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    I was just offering you the solution. You need the boot truecrypt boot disk. I hide mine under my air filter so if there is ever a problem its in such a remembered place I can always find it. You really need to keep track of your disk. I am sure someone may have an idea how to get it back without, but really its your best option. Replying only bumps your thread up too, so maybe someone else will know.
     
  5. Palancar

    Palancar Registered Member

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    I would recommend going back to your wife's IT guy. I have a couple of comments, which I hope you'll accept.

    1. TC is not designed for corporate use and any IT guy that would employ it and not maintain rescue disk ISO's for the machines should be summarily discharged. The corporate environment begs for the use of an Enterprise approach software, where IT has Admin backdoor access. There are great products out there for that. Its too late now in this instance. I really question any IT dept that would employ TC such as you describe.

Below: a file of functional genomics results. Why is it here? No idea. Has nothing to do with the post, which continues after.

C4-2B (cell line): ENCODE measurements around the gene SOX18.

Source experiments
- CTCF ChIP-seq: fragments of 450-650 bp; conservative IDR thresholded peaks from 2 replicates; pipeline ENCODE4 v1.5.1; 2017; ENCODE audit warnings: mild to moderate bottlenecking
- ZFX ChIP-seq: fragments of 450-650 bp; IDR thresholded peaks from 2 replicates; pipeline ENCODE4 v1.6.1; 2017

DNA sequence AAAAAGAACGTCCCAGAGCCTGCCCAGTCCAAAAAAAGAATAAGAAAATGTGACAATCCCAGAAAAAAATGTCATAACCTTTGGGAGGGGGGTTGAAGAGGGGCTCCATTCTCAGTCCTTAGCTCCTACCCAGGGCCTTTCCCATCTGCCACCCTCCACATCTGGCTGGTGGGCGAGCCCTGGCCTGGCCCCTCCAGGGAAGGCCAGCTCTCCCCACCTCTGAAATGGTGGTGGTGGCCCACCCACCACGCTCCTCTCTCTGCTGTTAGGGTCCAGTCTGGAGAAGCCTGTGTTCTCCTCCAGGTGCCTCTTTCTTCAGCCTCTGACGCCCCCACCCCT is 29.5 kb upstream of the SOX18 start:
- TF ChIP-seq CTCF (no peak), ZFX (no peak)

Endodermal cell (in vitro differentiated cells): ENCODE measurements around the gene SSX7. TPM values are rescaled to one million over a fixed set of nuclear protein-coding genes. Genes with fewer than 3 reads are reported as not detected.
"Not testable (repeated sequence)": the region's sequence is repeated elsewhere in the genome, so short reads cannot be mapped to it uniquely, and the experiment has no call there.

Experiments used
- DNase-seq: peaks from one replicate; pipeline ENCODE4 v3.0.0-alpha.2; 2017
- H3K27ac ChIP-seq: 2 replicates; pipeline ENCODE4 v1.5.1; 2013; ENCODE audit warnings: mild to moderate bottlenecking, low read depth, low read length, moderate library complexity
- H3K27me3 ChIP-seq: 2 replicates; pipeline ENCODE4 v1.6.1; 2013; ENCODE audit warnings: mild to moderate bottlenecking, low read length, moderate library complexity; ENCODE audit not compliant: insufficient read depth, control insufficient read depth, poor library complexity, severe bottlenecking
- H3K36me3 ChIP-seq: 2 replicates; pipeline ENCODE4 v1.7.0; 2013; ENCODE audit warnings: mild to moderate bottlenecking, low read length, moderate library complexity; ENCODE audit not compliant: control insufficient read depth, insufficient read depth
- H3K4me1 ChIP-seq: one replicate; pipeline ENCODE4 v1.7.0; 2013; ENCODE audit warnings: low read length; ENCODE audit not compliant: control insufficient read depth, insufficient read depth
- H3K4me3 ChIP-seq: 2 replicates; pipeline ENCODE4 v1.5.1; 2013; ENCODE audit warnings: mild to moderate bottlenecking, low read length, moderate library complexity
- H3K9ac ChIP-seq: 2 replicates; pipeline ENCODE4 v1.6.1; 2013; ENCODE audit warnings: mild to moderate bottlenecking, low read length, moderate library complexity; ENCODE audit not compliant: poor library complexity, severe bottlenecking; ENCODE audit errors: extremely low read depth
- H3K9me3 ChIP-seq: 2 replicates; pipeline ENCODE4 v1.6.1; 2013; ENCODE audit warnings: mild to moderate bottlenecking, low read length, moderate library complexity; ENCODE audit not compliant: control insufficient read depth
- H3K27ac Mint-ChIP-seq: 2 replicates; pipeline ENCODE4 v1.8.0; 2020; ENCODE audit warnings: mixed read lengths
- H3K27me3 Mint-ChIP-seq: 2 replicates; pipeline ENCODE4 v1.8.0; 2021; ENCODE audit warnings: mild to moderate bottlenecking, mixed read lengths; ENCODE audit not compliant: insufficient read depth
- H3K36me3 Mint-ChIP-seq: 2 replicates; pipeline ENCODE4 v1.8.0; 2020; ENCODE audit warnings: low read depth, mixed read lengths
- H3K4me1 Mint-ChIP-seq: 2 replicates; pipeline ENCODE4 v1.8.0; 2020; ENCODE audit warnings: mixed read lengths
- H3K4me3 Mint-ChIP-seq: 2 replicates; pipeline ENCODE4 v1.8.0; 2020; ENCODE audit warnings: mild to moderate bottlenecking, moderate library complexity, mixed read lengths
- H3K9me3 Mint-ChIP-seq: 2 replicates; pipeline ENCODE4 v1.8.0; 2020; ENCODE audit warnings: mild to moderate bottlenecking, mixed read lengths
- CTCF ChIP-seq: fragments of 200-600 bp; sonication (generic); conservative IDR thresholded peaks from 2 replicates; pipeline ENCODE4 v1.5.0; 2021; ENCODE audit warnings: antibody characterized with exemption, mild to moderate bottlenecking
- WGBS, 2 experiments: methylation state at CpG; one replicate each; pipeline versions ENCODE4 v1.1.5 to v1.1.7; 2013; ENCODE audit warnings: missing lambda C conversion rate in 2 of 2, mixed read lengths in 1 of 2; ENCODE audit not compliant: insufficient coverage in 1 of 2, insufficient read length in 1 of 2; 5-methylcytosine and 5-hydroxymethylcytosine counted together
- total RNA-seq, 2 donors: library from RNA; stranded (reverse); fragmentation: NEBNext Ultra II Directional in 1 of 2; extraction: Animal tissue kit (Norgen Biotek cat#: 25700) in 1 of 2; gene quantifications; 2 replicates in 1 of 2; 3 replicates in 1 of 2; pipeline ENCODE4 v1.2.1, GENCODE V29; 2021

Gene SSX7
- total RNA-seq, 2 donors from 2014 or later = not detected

2. If your wife did this herself that is another story. There are lots of sales type folks that want their machines encrypted for obvious protection. In those instances they would bear the responsibility to maintain access.

    You DO HAVE some options. If you pull the sata from the laptop and take it to one of the other TC encrypted machines you should be able to open the drive using options in their TC panel. Its easy to do. So, you get your data back as a minimum. If the TC encryption happened locally you might well get the iso image (contains the bootloader stuff too) which is stored in the default location. Using that image you can burn a new rescue disk ISO and you are back and running easily.

    Again, I just can't imagine the IT folks wouldn't have anticipated this and have what you need ready to go already.